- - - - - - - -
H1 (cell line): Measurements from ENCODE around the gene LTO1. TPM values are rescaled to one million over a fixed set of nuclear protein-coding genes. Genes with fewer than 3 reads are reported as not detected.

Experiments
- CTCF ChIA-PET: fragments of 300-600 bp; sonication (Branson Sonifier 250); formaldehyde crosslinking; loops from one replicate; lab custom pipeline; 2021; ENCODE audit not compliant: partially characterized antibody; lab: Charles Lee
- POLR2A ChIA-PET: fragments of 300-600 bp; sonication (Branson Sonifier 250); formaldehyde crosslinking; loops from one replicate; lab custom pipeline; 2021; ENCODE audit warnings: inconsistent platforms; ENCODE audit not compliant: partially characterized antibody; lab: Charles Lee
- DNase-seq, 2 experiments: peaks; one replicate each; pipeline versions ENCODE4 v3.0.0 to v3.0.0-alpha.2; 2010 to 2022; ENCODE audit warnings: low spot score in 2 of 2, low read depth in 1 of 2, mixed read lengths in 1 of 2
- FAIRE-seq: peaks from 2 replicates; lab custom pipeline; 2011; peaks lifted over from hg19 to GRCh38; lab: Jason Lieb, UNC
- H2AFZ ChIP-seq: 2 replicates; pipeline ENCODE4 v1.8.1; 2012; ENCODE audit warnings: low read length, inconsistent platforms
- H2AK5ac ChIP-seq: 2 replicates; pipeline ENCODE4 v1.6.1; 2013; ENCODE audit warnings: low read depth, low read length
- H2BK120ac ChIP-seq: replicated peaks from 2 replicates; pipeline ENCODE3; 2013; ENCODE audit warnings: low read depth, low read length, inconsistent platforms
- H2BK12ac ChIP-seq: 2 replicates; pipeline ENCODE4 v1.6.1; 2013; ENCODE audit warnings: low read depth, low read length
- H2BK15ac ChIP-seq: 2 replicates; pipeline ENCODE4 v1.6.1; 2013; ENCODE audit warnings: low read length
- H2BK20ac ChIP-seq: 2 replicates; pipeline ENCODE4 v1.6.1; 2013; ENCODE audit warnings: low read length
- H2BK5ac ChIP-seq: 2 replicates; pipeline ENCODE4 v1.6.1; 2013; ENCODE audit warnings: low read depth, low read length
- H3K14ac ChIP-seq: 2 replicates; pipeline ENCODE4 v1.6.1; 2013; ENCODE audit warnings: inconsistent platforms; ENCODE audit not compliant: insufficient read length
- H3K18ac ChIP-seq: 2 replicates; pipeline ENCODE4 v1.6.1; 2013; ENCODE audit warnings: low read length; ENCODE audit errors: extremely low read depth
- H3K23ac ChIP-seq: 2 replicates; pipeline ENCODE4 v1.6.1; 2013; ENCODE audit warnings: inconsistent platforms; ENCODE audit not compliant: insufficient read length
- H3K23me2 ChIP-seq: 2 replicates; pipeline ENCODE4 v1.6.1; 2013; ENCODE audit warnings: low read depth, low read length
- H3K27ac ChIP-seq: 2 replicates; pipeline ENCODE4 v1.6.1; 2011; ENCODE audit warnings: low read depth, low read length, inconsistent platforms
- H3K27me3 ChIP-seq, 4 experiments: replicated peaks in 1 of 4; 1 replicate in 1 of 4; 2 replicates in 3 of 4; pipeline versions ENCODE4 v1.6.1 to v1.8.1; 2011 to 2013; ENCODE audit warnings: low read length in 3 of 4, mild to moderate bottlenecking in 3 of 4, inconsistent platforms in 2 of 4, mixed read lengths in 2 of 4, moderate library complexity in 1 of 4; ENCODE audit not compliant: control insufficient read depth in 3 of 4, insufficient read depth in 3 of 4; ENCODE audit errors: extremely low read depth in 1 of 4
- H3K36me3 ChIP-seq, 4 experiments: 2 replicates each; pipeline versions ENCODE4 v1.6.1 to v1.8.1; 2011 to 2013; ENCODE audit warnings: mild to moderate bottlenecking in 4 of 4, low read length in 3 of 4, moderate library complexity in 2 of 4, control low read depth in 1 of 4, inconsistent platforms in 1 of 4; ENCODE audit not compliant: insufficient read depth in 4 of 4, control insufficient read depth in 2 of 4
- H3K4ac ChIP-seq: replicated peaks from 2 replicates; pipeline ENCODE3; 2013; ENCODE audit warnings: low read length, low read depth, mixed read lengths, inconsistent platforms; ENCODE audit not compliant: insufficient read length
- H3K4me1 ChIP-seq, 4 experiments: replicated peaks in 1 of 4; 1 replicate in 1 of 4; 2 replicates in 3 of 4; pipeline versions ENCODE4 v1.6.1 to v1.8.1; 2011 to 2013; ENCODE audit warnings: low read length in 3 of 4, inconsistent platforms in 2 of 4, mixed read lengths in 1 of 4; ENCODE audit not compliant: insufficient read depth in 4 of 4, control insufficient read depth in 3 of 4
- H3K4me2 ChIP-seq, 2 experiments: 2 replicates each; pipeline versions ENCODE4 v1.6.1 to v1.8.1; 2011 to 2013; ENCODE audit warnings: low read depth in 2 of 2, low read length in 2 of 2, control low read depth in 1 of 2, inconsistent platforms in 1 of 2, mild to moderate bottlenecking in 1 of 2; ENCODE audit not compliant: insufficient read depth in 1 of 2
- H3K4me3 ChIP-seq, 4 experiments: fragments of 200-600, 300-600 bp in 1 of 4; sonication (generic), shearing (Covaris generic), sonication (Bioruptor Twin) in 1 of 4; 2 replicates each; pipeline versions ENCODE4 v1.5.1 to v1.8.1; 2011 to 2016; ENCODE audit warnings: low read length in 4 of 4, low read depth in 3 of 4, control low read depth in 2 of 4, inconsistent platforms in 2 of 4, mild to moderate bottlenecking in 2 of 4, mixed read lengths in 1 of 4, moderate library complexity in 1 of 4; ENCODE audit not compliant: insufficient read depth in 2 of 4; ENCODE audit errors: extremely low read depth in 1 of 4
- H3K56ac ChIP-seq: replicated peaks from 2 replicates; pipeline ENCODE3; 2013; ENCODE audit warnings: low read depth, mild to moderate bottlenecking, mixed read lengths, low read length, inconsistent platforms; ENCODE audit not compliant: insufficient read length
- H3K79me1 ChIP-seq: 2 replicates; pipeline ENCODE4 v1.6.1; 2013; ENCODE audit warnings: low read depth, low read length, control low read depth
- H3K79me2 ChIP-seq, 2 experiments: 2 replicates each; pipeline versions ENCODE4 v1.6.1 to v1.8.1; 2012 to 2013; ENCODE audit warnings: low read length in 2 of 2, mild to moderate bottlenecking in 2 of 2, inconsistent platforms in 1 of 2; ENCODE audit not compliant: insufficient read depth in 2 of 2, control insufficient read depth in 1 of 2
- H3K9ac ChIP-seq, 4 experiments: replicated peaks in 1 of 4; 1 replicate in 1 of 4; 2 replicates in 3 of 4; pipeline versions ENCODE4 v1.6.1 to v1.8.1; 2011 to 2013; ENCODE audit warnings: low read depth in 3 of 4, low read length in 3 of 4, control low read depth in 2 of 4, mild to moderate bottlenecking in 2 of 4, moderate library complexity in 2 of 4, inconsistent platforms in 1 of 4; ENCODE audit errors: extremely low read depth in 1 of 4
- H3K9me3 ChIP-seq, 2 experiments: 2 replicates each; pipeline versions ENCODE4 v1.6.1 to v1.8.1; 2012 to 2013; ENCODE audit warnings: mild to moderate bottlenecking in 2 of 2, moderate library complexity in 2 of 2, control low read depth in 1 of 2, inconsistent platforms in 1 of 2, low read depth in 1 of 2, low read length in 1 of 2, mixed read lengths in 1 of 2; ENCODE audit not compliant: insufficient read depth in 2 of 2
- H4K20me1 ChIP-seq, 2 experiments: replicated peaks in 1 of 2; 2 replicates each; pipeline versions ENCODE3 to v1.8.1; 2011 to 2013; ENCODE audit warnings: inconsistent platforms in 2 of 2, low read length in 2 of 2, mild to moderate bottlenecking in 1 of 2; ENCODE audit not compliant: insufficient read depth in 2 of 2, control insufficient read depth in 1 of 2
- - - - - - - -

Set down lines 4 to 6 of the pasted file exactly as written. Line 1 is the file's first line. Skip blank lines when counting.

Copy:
- POLR2A ChIA-PET: fragments of 300-600 bp; sonication (Branson Sonifier 250); formaldehyde crosslinking; loops from one replicate; lab custom pipeline; 2021; ENCODE audit warnings: inconsistent platforms; ENCODE audit not compliant: partially characterized antibody; lab: Charles Lee
- DNase-seq, 2 experiments: peaks; one replicate each; pipeline versions ENCODE4 v3.0.0 to v3.0.0-alpha.2; 2010 to 2022; ENCODE audit warnings: low spot score in 2 of 2, low read depth in 1 of 2, mixed read lengths in 1 of 2
- FAIRE-seq: peaks from 2 replicates; lab custom pipeline; 2011; peaks lifted over from hg19 to GRCh38; lab: Jason Lieb, UNC